Reviewed by Lindsay Denninger -

Afterwards: A Novel by Rosamund Lupton

    Crown - April 24, 2012
    ISBN 978-0307716545, $13.99 (hardcover)

Rosamund Luptonís second book, Afterwards: A Novel, opens on a typical scene in any elementary or primary school: a field day, with children running races and winning ribbons, screaming and laughing at an afternoon spent outside of the confines of the classroom. But when black smoke begins to pour out of the school, a parent realizes her eldest child, seventeen-year-old Jenny, is still inside.

As Grace runs in, she is overcome by smoke and wakes standing over her comatose body, connected to breathing tubes and heart monitors in the hospital. Jenny, her corporeal form badly burned, is also standing with her. Stuck in this purgatory, together they must find the arsonist who set the blaze in order to come back to the world of the living or journey through into the world of the dead.

Lupton is a talented mystery and suspense writer. She avoids the cliché and hackneyed by supplying a certain degree of intellectualism in her work—after all, Lupton herself went to Cambridge University. However, in comparison to her debut novel, Sisterł the investigation seems overwrought. Whereas Sisterís pacing was even and complete, with a head-turner of an ending, Afterwards is clumsier, slower, and, in some spots, a bit boring, with slumps between bursts of arson-solving speed.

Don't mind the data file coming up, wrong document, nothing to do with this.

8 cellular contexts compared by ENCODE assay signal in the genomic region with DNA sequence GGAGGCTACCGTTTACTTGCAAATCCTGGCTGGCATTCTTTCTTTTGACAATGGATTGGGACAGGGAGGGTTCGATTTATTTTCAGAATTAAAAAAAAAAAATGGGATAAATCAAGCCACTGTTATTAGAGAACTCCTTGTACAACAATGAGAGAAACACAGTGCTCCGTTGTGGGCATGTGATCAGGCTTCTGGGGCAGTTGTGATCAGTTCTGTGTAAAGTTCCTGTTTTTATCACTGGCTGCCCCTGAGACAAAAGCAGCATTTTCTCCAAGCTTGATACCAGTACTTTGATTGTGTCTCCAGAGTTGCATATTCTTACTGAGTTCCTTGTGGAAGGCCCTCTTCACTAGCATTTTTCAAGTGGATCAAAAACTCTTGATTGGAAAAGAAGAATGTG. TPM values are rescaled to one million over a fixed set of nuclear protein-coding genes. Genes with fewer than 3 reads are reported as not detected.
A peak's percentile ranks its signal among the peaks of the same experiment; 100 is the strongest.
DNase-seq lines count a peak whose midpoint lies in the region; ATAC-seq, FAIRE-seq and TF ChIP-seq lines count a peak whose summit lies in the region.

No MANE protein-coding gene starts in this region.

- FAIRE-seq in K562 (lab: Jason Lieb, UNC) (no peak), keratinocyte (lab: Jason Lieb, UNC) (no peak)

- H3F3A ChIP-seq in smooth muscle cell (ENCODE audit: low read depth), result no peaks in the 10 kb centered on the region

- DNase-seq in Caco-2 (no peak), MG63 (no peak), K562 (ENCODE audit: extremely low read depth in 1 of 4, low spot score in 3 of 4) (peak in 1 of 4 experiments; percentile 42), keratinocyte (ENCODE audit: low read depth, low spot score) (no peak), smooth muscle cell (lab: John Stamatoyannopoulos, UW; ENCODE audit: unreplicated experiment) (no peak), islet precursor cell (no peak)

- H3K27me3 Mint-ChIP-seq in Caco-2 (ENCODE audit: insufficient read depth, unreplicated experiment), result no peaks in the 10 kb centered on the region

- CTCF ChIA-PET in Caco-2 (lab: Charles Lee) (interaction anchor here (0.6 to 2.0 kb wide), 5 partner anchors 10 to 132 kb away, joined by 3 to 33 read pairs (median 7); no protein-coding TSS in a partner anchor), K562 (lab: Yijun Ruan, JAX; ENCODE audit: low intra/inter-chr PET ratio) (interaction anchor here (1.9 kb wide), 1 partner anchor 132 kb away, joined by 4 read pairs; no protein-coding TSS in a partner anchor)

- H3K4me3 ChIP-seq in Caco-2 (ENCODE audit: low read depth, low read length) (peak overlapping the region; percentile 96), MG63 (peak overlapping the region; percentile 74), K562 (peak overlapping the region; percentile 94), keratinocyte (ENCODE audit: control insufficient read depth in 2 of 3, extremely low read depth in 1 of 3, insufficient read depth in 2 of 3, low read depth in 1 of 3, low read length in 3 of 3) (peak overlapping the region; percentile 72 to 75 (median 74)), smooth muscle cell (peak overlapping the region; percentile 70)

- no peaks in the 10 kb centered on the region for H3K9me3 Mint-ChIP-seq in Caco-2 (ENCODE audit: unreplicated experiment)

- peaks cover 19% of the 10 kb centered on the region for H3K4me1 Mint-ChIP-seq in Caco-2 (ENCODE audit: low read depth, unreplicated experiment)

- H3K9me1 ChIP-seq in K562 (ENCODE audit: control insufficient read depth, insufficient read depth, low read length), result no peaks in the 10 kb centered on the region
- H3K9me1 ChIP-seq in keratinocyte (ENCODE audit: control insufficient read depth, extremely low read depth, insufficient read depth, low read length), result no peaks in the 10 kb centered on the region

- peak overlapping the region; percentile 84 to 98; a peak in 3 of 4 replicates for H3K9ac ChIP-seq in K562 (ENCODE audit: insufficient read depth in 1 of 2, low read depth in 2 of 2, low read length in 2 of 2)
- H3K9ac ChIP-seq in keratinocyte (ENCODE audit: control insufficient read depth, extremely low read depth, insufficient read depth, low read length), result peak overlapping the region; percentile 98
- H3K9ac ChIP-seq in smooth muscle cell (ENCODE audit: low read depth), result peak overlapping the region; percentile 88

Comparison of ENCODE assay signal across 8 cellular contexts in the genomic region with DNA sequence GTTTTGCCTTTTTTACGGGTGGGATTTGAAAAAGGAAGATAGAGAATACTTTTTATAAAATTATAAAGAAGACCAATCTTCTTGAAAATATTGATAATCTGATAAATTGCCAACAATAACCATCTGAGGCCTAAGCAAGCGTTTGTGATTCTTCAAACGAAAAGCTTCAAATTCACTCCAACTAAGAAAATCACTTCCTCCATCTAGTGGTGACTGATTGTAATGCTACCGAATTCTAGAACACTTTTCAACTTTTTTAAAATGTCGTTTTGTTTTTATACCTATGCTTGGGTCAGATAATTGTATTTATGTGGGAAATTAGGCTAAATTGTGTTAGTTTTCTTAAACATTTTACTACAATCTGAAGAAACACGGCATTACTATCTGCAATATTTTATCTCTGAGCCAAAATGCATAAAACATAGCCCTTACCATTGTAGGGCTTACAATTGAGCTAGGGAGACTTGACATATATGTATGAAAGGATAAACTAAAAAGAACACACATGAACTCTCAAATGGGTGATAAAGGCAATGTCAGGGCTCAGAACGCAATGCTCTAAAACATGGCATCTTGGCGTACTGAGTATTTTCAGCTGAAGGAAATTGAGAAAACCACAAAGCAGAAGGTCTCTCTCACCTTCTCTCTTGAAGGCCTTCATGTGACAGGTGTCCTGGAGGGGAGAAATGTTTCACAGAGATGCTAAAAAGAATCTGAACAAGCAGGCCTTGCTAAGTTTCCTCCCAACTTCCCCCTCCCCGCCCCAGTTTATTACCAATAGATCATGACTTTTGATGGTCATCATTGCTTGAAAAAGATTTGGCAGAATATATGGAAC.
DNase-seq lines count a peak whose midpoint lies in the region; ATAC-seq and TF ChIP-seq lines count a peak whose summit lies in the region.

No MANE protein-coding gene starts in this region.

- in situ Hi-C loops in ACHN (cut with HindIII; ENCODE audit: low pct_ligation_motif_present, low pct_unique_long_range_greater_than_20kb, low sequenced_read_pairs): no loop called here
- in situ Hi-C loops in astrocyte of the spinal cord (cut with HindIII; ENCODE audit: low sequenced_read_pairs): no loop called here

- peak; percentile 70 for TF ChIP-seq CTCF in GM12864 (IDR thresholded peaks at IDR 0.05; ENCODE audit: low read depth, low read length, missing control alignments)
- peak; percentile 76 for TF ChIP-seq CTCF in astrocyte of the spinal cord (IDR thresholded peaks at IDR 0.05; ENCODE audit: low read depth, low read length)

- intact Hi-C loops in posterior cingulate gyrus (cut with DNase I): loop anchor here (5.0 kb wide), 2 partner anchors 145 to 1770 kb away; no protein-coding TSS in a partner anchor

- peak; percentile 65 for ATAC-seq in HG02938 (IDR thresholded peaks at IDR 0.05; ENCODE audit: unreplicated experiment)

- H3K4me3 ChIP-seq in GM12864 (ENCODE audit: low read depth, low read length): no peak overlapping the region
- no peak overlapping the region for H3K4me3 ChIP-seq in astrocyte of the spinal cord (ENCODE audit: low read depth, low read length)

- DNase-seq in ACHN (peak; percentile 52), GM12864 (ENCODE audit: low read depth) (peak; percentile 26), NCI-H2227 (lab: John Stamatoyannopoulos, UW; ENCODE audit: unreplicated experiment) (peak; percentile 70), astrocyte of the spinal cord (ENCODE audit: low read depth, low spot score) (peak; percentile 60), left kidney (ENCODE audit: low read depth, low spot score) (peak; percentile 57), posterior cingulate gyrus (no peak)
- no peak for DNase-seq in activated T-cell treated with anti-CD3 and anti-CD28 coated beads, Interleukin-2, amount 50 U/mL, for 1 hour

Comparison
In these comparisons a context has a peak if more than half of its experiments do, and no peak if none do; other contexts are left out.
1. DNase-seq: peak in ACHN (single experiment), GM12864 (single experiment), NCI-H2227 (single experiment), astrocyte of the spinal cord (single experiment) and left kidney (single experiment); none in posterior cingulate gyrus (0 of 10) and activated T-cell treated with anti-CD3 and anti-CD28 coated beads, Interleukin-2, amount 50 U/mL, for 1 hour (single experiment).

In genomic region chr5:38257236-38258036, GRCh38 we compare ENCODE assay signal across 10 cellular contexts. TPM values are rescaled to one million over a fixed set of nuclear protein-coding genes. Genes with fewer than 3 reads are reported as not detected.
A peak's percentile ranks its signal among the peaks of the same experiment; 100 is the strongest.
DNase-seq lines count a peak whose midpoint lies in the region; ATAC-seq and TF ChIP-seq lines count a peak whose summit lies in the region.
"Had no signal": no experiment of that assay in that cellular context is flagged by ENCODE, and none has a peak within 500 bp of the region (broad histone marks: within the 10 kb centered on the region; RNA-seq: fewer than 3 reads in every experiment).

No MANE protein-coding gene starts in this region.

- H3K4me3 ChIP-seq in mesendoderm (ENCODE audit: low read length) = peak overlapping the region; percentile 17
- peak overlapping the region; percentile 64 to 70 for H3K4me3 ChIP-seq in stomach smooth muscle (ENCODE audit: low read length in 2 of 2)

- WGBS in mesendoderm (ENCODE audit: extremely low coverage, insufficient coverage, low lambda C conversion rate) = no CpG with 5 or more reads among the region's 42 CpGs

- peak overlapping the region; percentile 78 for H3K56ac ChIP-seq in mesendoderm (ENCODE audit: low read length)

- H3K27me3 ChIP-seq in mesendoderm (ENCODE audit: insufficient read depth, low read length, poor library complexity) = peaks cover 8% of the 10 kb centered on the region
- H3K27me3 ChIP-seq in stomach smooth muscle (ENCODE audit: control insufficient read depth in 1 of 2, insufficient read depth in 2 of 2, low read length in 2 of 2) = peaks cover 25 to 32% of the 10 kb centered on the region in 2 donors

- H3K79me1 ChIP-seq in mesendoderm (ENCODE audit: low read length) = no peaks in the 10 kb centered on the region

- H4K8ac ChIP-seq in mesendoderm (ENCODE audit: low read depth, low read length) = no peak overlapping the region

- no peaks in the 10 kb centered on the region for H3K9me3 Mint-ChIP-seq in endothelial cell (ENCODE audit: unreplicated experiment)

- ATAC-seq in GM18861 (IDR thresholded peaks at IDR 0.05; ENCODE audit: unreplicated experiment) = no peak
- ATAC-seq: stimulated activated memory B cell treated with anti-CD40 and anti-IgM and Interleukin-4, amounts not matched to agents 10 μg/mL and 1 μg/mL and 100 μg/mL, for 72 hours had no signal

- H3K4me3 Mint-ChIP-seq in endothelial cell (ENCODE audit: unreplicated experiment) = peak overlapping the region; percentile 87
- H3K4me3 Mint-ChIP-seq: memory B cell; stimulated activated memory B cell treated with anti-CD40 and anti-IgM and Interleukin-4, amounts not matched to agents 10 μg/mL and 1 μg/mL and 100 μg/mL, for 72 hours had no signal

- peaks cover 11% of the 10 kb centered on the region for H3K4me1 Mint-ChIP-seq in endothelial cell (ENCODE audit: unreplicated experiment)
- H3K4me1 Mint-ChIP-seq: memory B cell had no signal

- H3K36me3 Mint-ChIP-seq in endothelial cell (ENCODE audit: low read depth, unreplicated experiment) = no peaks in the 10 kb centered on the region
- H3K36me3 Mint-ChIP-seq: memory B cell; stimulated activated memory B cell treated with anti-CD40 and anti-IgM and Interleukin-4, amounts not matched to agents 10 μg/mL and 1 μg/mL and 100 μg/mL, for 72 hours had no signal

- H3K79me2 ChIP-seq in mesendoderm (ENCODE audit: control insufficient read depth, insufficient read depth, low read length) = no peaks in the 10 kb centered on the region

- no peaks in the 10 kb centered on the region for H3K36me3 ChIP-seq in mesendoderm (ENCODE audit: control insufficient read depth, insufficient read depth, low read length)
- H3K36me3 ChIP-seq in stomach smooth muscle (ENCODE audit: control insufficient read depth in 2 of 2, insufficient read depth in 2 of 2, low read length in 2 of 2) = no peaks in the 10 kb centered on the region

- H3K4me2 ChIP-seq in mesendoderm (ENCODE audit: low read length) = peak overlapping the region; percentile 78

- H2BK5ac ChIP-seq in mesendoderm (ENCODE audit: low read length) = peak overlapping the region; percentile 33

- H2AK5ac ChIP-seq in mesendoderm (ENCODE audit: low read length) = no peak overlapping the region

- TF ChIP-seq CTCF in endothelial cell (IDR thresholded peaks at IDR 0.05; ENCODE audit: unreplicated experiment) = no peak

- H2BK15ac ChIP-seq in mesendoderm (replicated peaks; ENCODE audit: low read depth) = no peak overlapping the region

Though sporting another unexpected ending, Afterwards takes a while to get there. The ending of the novel ties up nicely, albeit with a few tears, but some readers may not persevere through Graceís numerous soliloquies to reach it. Fans of mystery writing should take note of Luptonís supreme talent, but start at the beginning of her bibliography to admire her aptitude.